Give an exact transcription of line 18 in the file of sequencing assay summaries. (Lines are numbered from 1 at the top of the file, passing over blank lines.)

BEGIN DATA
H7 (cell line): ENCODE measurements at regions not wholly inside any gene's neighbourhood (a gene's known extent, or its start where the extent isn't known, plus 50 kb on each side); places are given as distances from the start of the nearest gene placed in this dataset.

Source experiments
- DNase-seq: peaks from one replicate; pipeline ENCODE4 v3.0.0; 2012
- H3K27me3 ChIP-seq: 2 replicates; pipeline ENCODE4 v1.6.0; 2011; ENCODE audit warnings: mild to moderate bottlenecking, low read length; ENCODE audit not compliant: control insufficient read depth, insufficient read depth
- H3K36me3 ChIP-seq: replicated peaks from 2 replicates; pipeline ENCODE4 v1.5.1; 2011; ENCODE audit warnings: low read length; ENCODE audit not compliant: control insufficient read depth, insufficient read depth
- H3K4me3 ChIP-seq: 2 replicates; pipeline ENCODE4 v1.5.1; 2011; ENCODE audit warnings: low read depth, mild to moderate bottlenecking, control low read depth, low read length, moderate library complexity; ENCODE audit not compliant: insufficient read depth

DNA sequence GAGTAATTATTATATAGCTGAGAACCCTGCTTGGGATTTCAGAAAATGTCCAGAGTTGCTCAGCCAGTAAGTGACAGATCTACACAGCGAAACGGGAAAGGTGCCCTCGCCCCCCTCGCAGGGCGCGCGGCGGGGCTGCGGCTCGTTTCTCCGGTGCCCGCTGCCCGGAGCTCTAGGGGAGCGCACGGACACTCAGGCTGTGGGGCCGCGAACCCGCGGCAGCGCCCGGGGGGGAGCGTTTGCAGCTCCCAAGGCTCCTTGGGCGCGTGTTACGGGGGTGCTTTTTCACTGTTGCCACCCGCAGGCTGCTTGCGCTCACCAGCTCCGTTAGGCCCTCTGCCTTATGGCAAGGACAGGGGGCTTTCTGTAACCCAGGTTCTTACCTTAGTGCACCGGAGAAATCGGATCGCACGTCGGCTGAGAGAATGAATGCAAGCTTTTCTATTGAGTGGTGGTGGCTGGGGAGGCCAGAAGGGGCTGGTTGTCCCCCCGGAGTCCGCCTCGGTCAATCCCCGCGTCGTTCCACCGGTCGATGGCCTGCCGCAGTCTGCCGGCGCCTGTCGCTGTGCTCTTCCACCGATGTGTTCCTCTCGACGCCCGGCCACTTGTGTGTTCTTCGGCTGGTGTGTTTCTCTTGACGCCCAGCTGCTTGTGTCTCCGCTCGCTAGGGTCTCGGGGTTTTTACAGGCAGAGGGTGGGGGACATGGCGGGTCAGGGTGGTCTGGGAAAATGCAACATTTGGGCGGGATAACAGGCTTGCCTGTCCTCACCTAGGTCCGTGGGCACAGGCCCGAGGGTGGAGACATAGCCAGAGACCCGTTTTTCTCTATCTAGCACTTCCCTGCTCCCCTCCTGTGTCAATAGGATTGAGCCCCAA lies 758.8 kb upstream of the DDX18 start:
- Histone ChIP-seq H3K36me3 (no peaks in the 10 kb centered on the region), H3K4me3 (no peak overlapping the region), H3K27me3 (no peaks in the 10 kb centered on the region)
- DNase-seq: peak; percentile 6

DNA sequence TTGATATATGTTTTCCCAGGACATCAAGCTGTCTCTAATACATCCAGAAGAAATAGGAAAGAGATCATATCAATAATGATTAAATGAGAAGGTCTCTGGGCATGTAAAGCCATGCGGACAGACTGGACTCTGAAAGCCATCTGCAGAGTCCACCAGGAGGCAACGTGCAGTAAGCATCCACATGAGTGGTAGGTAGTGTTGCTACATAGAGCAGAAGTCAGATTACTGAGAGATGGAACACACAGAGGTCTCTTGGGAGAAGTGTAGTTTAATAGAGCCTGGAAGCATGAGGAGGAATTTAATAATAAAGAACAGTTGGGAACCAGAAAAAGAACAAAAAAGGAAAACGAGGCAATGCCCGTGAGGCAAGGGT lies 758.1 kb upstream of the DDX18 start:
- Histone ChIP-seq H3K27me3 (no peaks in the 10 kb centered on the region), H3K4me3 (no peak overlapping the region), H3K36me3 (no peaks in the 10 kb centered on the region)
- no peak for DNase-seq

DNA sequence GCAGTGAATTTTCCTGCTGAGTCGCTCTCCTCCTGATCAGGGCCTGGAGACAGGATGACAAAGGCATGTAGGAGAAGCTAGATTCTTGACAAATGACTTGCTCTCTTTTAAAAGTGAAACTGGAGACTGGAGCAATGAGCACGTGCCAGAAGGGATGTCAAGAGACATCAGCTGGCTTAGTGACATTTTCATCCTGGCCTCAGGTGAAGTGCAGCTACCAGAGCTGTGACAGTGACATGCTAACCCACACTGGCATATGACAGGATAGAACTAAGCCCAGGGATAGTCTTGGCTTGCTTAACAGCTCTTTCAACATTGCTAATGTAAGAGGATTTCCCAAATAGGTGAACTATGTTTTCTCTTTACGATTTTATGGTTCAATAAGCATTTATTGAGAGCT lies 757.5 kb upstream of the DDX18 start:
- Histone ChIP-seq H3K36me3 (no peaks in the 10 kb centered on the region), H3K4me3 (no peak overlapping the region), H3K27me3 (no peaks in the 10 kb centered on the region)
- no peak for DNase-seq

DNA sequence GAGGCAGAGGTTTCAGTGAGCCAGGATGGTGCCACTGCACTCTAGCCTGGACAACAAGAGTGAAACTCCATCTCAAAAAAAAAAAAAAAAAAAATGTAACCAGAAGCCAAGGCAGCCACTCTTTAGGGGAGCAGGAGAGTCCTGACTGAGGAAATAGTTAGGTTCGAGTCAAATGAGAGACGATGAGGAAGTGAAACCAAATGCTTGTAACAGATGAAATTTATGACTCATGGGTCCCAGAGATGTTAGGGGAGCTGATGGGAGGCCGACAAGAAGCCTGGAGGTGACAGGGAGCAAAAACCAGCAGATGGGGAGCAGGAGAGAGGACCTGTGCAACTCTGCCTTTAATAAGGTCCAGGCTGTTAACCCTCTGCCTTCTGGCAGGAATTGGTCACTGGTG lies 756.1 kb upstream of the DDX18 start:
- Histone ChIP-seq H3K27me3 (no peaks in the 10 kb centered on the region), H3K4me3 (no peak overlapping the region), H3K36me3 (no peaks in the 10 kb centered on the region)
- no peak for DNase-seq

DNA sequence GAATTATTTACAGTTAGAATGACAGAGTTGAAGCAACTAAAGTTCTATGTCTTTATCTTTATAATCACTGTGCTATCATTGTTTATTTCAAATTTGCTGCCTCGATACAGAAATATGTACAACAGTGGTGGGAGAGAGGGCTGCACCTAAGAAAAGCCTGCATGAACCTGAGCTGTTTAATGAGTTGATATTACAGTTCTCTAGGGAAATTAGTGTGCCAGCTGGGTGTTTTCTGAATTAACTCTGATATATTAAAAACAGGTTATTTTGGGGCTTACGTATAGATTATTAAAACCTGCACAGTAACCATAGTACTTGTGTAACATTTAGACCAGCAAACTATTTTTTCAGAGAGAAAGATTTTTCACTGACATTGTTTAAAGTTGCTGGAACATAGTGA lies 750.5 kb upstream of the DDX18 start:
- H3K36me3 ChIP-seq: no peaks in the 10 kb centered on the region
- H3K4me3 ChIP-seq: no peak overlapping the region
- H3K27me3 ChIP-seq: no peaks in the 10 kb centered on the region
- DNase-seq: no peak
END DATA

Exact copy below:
- no peak for DNase-seq